The Partners rebrand Shakespeare's Globe theatre
Situated in the borough of Southwark, on London’s bustling South Bank, the Globe Theatre was founded in 1599. Originally a space for William Shakespeare and his then-troupe of fellow actors to perform plays, the Globe Theatre rivalled the nearby Rose Theatre. But, demolished in 1644 following a fire, the site of the original Globe Theatre was given over to tenement housing and remained void of performance – until 1949, when American actor Sam Wanamaker founded Shakespeare’s Globe Trust.
In 1993, after leading a project to reconstruct the Globe Theatre, adjacent studio areas and associated visitor attractions, Wanamaker died. The finished Shakespeare’s Globe, encompassing the Globe Theatre, was unveiled in 1997.
The Globe Theatre’s colourful history, then, is what informs its rebrand. In a project led by London-based design and branding studio The Partners, now part of global agency Superunion, the Globe Theatre updated its visual identity and associated digital and print materials. This is as well as a new brand direction, where The Partners and the Globe Theatre’s creative team aim to preserve the theatre’s history in its future aims of providing accessible Shakespeare to the masses.
For the theatre’s visual identity, The Partners combined literary history with modern archaeological techniques. A line from Shakespeare’s history play, Henry V, speaks of actors and patrons ‘Within this wooden O,’ informing the general shape of the logotype; a revelation that the Globe Theatre was a 20-sided polygon led to the use of a piece of oak being used to create the final design. Further, following the printing process by printmaker Pete Smith, cracks in the oak are clearly visible. Symbolising both the theatre’s history, and the original wooden structure that once housed the now-famous acting troupe, the oak itself has a history seeped in theatrical tradition.
“It’s like a holy relic,” says creative director at The Partners, Nick Eagleton. “It appears to be the only remaining circular piece of oak from the timber used to rebuild the Globe.”
“So, we decided we wanted to make a print block out of it and print the logo from it,” explains design director at The Partners, Katherina Tudball.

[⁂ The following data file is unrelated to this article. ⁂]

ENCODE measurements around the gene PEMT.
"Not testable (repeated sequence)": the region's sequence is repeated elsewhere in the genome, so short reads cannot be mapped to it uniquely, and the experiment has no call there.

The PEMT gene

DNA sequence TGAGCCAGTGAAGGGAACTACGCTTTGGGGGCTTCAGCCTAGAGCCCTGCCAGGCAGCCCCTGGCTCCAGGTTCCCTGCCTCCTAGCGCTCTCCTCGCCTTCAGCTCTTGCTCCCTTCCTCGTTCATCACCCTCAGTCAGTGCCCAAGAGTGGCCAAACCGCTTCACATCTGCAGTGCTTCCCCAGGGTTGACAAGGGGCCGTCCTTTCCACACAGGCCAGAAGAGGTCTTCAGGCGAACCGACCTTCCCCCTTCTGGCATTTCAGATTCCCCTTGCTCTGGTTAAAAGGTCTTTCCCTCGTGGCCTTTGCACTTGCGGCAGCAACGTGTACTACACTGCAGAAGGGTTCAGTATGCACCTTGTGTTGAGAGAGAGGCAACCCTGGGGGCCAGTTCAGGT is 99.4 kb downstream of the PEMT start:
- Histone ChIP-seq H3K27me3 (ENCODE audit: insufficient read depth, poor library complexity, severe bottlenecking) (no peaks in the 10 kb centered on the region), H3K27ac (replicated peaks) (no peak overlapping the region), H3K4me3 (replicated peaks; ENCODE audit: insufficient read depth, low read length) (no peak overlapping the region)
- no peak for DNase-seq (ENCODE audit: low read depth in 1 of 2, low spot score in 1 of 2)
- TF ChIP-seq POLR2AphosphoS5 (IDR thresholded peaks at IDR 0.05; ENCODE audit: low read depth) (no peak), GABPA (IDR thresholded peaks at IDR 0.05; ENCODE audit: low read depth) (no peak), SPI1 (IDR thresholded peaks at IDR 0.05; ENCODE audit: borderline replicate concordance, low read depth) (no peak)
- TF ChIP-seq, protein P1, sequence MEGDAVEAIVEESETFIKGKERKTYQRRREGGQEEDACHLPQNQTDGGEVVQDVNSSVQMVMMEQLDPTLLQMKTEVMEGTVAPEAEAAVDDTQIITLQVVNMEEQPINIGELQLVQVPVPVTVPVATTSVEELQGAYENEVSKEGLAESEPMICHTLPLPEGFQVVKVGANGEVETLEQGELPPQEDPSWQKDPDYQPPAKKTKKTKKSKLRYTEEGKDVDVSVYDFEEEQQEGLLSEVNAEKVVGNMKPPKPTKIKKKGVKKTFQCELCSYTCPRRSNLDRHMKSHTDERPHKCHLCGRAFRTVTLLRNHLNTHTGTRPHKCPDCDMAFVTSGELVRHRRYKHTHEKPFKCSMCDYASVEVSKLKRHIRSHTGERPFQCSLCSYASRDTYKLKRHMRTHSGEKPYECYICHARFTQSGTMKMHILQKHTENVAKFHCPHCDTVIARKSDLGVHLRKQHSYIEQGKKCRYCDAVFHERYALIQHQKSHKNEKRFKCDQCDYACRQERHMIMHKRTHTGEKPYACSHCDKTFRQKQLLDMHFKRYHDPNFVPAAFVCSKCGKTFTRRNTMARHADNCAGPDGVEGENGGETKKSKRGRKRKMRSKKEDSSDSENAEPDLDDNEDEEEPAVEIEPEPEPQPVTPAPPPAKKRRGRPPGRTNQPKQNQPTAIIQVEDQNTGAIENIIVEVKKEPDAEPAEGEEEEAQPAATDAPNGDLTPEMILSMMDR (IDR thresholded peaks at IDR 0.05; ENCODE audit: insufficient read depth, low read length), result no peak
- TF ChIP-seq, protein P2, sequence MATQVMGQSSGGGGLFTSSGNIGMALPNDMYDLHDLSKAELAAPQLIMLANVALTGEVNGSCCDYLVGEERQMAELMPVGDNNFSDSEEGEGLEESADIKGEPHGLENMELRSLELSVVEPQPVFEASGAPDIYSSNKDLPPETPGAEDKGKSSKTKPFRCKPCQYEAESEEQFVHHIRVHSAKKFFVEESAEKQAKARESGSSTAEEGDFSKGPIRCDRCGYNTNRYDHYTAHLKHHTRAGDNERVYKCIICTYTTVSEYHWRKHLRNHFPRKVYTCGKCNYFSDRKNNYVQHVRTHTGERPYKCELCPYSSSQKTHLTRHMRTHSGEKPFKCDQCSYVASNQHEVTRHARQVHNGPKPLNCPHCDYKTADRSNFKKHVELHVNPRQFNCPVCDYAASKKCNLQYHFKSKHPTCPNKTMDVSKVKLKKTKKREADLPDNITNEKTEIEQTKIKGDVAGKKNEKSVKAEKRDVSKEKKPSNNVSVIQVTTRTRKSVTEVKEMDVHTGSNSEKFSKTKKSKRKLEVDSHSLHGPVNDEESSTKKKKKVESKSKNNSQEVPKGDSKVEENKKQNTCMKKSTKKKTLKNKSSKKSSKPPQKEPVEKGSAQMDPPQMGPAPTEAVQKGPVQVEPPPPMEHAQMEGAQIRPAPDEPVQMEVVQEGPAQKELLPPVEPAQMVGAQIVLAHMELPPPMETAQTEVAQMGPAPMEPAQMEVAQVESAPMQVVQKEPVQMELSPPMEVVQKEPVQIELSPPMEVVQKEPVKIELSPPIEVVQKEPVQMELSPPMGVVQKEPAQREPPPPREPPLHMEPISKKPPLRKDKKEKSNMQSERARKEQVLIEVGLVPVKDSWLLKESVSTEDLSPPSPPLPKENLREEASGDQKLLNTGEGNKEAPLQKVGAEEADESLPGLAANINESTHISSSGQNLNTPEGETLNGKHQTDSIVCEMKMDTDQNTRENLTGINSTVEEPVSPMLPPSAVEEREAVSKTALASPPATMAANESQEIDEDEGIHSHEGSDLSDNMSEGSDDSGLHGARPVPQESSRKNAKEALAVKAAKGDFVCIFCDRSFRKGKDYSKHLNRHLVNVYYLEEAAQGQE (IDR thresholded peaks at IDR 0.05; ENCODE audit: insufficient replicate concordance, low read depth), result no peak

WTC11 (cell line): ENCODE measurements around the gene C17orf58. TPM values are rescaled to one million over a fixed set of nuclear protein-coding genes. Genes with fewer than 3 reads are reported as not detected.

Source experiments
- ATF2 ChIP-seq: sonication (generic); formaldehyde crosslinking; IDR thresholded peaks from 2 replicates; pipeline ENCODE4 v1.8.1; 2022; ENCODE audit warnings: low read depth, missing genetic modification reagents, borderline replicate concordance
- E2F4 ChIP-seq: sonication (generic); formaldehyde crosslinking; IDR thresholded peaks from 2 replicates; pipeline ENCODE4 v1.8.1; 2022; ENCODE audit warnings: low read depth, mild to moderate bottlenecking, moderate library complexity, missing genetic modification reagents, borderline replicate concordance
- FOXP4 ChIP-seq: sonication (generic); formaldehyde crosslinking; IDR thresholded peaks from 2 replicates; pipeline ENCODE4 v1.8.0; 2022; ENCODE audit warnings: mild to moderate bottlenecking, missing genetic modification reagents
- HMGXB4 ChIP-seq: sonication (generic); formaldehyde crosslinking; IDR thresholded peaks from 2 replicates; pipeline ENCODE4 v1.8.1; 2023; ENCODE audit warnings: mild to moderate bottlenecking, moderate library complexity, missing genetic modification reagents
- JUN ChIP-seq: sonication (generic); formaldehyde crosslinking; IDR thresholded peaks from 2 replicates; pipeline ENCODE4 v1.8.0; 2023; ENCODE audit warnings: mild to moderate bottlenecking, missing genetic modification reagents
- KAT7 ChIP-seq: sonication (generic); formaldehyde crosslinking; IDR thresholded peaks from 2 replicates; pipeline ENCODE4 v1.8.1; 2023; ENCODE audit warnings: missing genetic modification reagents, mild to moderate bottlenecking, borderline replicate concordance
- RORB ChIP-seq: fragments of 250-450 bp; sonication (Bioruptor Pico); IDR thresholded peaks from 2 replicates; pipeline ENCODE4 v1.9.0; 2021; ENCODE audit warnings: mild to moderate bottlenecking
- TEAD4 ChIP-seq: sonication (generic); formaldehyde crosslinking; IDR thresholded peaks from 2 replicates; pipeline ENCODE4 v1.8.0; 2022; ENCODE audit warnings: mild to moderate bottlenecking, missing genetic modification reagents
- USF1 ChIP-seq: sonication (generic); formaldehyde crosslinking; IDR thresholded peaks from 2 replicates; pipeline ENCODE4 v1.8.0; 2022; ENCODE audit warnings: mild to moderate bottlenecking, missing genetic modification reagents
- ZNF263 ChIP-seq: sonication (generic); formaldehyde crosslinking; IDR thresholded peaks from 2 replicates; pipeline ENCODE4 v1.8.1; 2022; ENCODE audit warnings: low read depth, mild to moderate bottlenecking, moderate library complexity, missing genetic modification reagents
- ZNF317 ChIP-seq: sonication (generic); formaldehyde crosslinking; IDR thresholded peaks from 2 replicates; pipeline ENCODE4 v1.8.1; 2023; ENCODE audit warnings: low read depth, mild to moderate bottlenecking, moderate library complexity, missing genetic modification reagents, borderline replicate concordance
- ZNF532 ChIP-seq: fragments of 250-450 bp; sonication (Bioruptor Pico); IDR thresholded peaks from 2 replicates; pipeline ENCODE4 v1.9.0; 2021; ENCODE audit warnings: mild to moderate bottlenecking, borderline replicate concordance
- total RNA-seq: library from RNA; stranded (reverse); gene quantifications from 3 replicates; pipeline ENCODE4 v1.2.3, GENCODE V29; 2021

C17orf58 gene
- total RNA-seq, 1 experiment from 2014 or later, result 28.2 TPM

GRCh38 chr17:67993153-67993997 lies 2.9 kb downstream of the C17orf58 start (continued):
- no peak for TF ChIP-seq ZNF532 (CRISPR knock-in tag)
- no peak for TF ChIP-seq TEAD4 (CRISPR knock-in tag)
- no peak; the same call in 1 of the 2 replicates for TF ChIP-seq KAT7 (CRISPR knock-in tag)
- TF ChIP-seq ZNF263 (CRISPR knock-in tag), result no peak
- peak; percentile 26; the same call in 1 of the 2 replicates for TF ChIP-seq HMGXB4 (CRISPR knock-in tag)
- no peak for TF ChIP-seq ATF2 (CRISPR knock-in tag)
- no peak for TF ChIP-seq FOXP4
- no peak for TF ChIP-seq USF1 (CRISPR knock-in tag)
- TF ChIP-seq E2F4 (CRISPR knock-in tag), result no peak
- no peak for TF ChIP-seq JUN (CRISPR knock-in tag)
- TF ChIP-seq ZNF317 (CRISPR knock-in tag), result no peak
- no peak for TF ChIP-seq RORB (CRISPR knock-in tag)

Speaking to design magazine Medium, Eagleton explains how true purpose behind the Globe’s existence informs how The Partners approached it as a major project. “We did this wonderful philosophical enquiry,” says Eagleton. “We approached it like a research project and asked everything there is to ask about the Globe and all the work it does.” And with Eagleton leading the team alongside Tudball, it is clear The Partners was keen to reflect the authenticity that literally permeates to the very materials of the theatre’s structure. Even its colour palette, encompassing red, white and black colour palette, reflects the early printing press that ensured performances held at the theatre were advertised across London.
The rebrand also encompasses a new typeface which, named Effra, is an updated version of Caslon Junior, a font from 1816. For The Partners, creating a type and print experience reminiscent of the Globe’s original design collateral was vital in securing an experience as authentic for the patrons, and actors, as possible. “We spent a lot of time looking at the First Folio,” says Tudball. “Like how they squeezed the type to fit the space, or how it suddenly gets bigger. We thought it would be nice to take the spirit of the First Folio and see what happens when you treat it experimentally.”
In a city such as London, which boasts around 170 individual theatres and an annual audience of 22 million, differentiation is key. And having an authentic and tangible connection to arguably the world’s greatest playwright, William Shakespeare, certainly helps. For the Globe Theatre, a rebrand encompassing the theatre’s dramatic history cements it as enduring and vital in London’s theatrical trajectory.
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Globe Theatre rebrand design
The Globe Theatre's First Folio